STA, 21 December 2020 - Milko Novič has been acquitted a second time of the charge that he murdered Janko Jamnik, director of the National Institute of Chemistry, in December 2014, after initially being found guilty in 2017 of murdering his former boss.
The judging panel of the Ljubljana District Court delivered the not-guilty judgement on Monday, just days before the case would have fallen under the statute of limitations on Sunday.
Considering the CCTV footage and the time frame covered by his alibi, judge Sinja Božičnik said the defendant could not have been at the crime scene. Nor was power of the evidence matching fragments of gun powder found on Novič with those at the crime scene, conclusive enough for a conviction.
The judgement is not final as the prosecution, which had sought 25 years in prison for Novič, announced an appeal, as did the counsel for Jamnik's widow, but the case will become statute barred before the appeal may be heard.
Jamnik was shot in the head twice in a parking lot in Ljubljana as the institute held its Christmas party on 16 December 2014. He died three days later and Novič was soon arrested as the main suspect.
Novič was first convicted of murdering his ex-boss out of revenge and sentenced to 25 years in prison in April 2017.
However, after being upheld by the Ljubljana Higher Court, the ruling was quashed in October 2018 by the Supreme Court on the basis of a point of law appeal and a retrial was ordered.
Novič was then acquitted in April 2019, primarily on the basis of a reconstruction which suggested he did not have enough time to reach the crime scene from his home in the window between his alibi and the time of the murder.
The prosecution appealed against the ruling with the Ljubljana Higher Court, which annulled the not-guilty verdict last March sending the case into retrial at the first-instance court in front of a new panel of judges.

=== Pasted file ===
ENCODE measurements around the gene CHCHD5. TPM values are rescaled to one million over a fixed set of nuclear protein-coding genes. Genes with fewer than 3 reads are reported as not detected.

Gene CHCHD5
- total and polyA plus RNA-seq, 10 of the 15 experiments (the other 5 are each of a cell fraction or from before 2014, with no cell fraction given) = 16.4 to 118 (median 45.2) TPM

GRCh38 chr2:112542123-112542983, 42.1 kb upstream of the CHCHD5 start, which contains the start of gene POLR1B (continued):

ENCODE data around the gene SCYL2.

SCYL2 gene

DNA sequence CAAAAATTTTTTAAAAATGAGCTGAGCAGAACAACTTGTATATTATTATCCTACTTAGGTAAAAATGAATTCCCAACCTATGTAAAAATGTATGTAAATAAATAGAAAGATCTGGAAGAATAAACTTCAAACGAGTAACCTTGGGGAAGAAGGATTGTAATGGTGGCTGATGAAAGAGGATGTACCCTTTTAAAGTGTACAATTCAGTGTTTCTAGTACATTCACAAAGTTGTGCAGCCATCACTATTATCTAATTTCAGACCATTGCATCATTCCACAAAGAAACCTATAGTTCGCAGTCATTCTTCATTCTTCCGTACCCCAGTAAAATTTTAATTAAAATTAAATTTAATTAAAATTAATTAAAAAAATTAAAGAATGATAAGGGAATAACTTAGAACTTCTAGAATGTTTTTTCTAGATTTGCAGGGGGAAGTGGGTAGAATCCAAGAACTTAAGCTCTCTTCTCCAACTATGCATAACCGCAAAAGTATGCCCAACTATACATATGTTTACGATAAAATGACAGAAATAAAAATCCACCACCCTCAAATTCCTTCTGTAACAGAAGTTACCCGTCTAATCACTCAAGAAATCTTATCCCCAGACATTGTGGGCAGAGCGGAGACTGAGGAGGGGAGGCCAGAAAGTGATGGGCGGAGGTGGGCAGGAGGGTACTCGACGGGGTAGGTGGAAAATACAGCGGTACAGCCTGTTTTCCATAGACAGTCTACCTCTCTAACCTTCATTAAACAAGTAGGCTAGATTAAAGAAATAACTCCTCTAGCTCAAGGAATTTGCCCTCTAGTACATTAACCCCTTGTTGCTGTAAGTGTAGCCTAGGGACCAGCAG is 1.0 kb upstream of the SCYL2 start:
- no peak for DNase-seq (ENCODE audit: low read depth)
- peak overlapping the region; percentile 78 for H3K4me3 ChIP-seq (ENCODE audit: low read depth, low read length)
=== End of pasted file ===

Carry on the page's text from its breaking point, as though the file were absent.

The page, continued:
In the closing statements today, prosecutor Blanka Žgajnar insisted that Novič had murdered Jamnik out of ruthless revenge for being sacked by Jamnik in 2009 having lost all chances of having the row with his superior resolved in his favour.
Defence counsel Žiga Podobnik disproved the claim by arguing that his losing his job at the institute could not have come as a surprise to Novič that would reflect in his anger at Jamnik; he said Novič had been hired for a fixed term and had known his contract would not be extended.
Podobnik invoked witness statements describing Novič as not being violent and Jamnik as not being afraid of the defendant.
The closing statements followed after the trial heard an opinion compiled by court-appointed expert witnesses from Austria founding it was possible the fragments of gunpowder found on Novič could suggest he was the murderer while it was also possible they came from a shooting range as claimed by the defendant.
The possibility of Novič being contaminated with the fragments was allowed by German experts in the first trial, while the National Forensic Laboratory's opinion put that theory in doubt. The latter held that the fragments found on Novič matched those from the crime scene, while German experts could not confirm that conclusively.
The judge today noted that two of the three opinions commissioned by the court could not conclusively confirm the matching of gunpowder traces and at least two showed it was possible the traces were from the shooting range.
She said the CCTV footage of the two most obvious routes Novič could have chosen had he been a murderer showed it would not have been possible for him to arrive at the crime scene on a bike as alleged by the prosecution.
The judge also referred to data from mobile phone masts that picked up his phone as not leading to a logical conclusion that Novič could have been at the crime scene.
"Whoever was it and committed that horrific act will not face the court, but rather some other unofficial instance," the judge concluded her declaring the judgement.
"I take the judgement as an acquittal regardless of what the prosecution does or that the case will be statute barred. My conscience is clear and peaceful," Novič commented. He felt "sorry for Jamnik's parents, whose strong desire was to find out why their son had to die".
You can read the background to this story here